Facebook and zynga and like the master and torgo form manos hand of fate, both evil but there true horrer is not from being evil but from being forced to watch them.
        telecoms are like the sith slowly gain

    • Next up, in media, would probably be ComcastNBCUniversal.

      Or even, AOLTimeWarner.

    • It's got to be someone with the same sets of goals, primarily being evil.

      Ubisoft? They're just as evil and incompetent, with the exact same goals and attitude as EA.

      • Nah, Ubi has a special level of disdain for their customers.

        EA, thinks you are a stupid mouth hole who will eat anything, but they also think of themselves as professional mouth hole feeders.

        Ubi thinks you are a stupid mouth hole, but they also resent you for being fat.

    • Well it would have to be evil AND incompetent to truly do EA justice so I propose...MSFT. Ballmer has shown he has no problem pissing money down a rathole and with EA he could kill Origin and move it all to GFWL, where every attempt at purchasing a Windows game would be while trying to fight your way through a maze of X360 offers.

      They could then move Madden to the Kinnect so that all the players could have the "fun" of Kinnect trying to guess badly WTF they are trying to go in the game, replace every in g

    • ESPN, 80% owned by Disney, is the logical buyer. ESPN gets EA Sports and Disney uses what's left to make disney-based titles.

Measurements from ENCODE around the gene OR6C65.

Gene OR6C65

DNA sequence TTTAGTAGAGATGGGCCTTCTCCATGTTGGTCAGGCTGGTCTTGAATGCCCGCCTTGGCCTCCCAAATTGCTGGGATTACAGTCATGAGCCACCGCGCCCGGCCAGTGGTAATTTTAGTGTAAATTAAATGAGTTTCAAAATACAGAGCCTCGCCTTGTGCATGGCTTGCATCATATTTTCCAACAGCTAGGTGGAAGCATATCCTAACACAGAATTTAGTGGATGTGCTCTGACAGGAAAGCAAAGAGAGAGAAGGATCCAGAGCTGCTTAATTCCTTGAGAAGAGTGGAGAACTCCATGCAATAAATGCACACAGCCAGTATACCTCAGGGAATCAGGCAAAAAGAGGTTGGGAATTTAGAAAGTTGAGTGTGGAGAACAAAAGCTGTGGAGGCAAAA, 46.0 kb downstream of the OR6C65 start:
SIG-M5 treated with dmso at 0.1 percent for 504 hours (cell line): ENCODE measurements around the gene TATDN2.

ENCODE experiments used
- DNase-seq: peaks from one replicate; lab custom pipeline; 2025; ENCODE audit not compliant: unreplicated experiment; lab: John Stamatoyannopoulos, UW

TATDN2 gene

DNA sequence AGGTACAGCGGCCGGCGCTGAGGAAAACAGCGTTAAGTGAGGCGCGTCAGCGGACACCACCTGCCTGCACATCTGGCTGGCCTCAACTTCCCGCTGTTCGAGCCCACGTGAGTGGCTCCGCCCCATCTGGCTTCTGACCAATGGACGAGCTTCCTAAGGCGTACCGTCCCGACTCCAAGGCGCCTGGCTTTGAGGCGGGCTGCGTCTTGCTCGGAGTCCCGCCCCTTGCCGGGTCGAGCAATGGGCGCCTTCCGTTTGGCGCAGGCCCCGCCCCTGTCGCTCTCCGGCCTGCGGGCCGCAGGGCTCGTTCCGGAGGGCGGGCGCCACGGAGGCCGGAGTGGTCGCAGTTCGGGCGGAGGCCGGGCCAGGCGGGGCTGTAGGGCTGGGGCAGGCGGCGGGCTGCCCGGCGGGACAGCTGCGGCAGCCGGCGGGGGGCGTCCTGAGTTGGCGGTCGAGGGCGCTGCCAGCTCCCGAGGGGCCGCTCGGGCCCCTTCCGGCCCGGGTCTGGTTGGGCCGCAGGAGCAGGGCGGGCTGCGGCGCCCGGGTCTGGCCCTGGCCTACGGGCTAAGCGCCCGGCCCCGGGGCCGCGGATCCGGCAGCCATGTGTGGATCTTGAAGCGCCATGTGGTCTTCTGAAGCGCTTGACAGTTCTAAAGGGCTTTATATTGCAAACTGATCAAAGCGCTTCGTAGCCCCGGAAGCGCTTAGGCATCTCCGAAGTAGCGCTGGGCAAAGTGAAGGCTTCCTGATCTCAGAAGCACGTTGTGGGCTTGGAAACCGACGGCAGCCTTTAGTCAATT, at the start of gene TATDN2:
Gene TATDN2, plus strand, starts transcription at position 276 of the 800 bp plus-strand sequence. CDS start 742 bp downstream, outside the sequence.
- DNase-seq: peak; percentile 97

• the revenge of DRM (Score:5, Interesting)

    by Gravis Zero ( 934156 ) on Saturday August 18, 2012 @02:06PM (#41037779)

    anyone who plays games that use EA's "always connected" DRM are going to be screwed shortly.

    • by Frosty Piss ( 770223 ) * on Saturday August 18, 2012 @02:39PM (#41038083)

      The state of computer games - inability to own and resell, the whole DRM diarrhea including "always connected" - is a shame, but clearly the customers are so addicted that even as they complain, they continue to fork over dump-truck loads of cash. There is *NO* incentive for game companies to behave any other way.

      • by Osgeld ( 1900440 )

        They really dont, most of their audiences are children who dont give a shit and their customers are the parents who dont know anything else but to buy game X so their little shit quits screaming. That is the majority of game sales in a sentence.

      • by kesuki ( 321456 )

        kickstarter, google play, iphone app store... there are as many (mostly garbage) games coming out as when the console market crash of 1983. [] and facebook games are all alike and none of them are fun unless you got a million dollars to blow on speeding up the worthless by design model. in one game i've played you could easily pass 1 million dollars worth of uber items, fast leveling, fast resource gain, etc etc.

    • "And we told them it was a license good for their lifetime! Lol!"

    • Figures...I have always been a single player game kinda guy. I finally come across a multiplayer I am getting into (Mass Effect 3) and it'll be shut down in a few weeks. I even agonized about getting ME3 at all since I couldn't purchase it through STEAM. I'm truly sorry everybody. It's obviously my fault.
  • Dear Gaben (Score:5, Insightful)

    by Dyinobal ( 1427207 ) on Saturday August 18, 2012 @02:09PM (#41037803)
    Dear Gaben, please use some of that money you keep in your money pool to buy EA, and then make it awesome.
    • I...I think I second this.

    • by agrif ( 960591 )